- The hearing aid fitting appointment – if possible, bring a support person with you. There’s a lot to take in and sometimes it’s better to have a second pair of ears listening, just in case you forget something. There are a several things that must happen in this appointment – so don’t leave the appointment until you are comfortable with the following:
- How the to put your hearing aid in correctly
- How your hearing aid sounds (not too loud, or too tinny, or you just don’t like the sound of it) and feels in your ear – is shouldn’t be uncomfortable or hurt any section of your ear.
- How to clean and maintain your hearing aid
- How to change the battery or charge the hearing aid with the rechargeable battery.
The clinician should also carry out the following:
- Real ear measurements – checking that the hearing aid is working in your ear to the prescribed specifications.
- Speech tests – with and without your hearing aids on, so you can hear the difference in your hearing with the hearing aids on.
- Listening program – a guide for you to follow on where and when to use your hearing aids. Some listening situations are tougher than others and you may wish to build up to these. However the more you use your hearing aids, the quicker you’ll acclimatise to them.
- Set up streaming accessories – if you’ve chosen a hearing aid that uses an app on your smartphone, you’ll be shown you how to set this up and use the controls.
Before you leave the fitting appointment, check once again you’re comfortable with putting your hearing aid in and removing it.
Ask any questions you may have. Ensure you understand what your options might be if the hearing aid is not what you expected, how long the trial period is, and that you can return the hearing aid if you aren’t happy with it. If you’re claiming the purchase of your hearing aid on your health insurance, get an official invoice from your HHP.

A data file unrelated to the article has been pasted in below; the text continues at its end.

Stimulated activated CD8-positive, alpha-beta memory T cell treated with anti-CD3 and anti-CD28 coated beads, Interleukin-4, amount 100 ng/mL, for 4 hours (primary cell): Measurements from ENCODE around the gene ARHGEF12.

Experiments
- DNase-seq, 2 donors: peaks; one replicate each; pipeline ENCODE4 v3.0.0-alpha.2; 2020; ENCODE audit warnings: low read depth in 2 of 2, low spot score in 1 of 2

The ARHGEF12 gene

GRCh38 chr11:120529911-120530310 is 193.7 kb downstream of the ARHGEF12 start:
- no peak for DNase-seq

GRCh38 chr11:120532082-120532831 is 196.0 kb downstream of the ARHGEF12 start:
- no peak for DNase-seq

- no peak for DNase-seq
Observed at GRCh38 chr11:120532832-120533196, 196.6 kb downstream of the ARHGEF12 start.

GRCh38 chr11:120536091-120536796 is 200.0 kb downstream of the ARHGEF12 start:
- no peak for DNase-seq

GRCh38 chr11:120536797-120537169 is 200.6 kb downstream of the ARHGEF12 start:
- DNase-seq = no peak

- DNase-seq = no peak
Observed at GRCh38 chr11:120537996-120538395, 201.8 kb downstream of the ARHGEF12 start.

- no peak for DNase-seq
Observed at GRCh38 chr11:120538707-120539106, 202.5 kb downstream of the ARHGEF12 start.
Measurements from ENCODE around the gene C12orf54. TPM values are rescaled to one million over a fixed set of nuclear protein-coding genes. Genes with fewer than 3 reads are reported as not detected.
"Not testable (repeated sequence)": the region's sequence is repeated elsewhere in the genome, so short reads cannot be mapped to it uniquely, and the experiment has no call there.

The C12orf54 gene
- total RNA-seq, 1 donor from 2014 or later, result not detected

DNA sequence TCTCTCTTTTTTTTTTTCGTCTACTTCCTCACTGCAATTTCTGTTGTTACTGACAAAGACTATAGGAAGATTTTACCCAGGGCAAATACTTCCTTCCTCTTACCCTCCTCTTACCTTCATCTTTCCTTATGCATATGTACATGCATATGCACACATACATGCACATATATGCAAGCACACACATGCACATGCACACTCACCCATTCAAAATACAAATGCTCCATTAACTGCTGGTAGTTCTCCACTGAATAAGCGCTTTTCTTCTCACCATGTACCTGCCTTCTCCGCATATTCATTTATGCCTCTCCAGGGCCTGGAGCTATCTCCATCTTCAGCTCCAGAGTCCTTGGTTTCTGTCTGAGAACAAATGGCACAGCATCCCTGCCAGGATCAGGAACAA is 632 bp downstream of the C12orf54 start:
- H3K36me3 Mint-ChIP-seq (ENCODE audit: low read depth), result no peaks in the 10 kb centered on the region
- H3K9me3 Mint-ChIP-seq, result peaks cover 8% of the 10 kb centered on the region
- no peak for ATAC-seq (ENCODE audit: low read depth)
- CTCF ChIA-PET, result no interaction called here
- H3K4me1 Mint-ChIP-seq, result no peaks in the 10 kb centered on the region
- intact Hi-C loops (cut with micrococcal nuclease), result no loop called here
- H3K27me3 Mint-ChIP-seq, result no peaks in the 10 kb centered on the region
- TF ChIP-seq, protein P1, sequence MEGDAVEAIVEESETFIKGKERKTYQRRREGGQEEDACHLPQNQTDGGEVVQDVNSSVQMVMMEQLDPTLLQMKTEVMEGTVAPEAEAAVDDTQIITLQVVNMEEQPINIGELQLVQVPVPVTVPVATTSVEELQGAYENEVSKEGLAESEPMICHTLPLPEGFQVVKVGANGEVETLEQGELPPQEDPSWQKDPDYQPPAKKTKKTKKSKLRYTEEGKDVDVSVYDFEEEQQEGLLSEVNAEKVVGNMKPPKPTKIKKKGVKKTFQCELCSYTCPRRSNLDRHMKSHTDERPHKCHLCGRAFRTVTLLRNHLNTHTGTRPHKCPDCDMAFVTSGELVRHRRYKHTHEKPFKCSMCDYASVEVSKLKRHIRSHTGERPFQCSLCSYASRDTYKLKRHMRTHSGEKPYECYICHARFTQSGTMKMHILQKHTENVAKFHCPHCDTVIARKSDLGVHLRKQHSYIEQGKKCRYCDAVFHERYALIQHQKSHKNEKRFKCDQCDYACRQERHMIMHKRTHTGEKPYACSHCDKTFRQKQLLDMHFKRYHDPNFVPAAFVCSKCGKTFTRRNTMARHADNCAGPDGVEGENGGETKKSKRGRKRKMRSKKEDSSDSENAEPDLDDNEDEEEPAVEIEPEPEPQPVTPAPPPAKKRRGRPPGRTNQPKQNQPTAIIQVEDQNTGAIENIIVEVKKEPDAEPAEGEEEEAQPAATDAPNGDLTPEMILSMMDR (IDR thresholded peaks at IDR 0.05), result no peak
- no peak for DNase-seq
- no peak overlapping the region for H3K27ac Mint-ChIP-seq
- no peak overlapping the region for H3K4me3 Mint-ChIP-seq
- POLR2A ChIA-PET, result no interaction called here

A follow up appointment should be booked so your clinician can check how you’re going and you can bring up any issues you’ve had. Some clinics offer virtual appointments if it’s difficult for you to attend the clinic.
A first fit is not always perfect so write down any problems you have before your follow-up appointment and bring them up at your follow up appointment – to ensure they get attended to.
If you’re not happy with any aspect of your hearing aid, you must tell your clinician. They want your hearing journey to be successful just as much as you do.
Meeting industry standards
Australian Audiologists work with clients of all ages – from infants to older adults – and clients with complex needs. Australian Audiometrists primarily work with adult clients and provide a range of services to school-aged children.
Both HHP groups have a focus on hearing and auditory function assessment, rehabilitation and the fitting of hearing aids.
All HHPs have a Scope of Practice to adhere to, where industry standards are set and monitored by the clinician’s relative industry body. If the HHP is a provider of hearing aids under the Australian Government Hearing Services Program (HSP), they are expected to also comply with legislative program requirements (Hearing Services Administration Act 1997) and a Service Provider Contract.
The HSP runs regular audits and monitoring programs to ensure service providers in this program meet the set industry and legislative standards.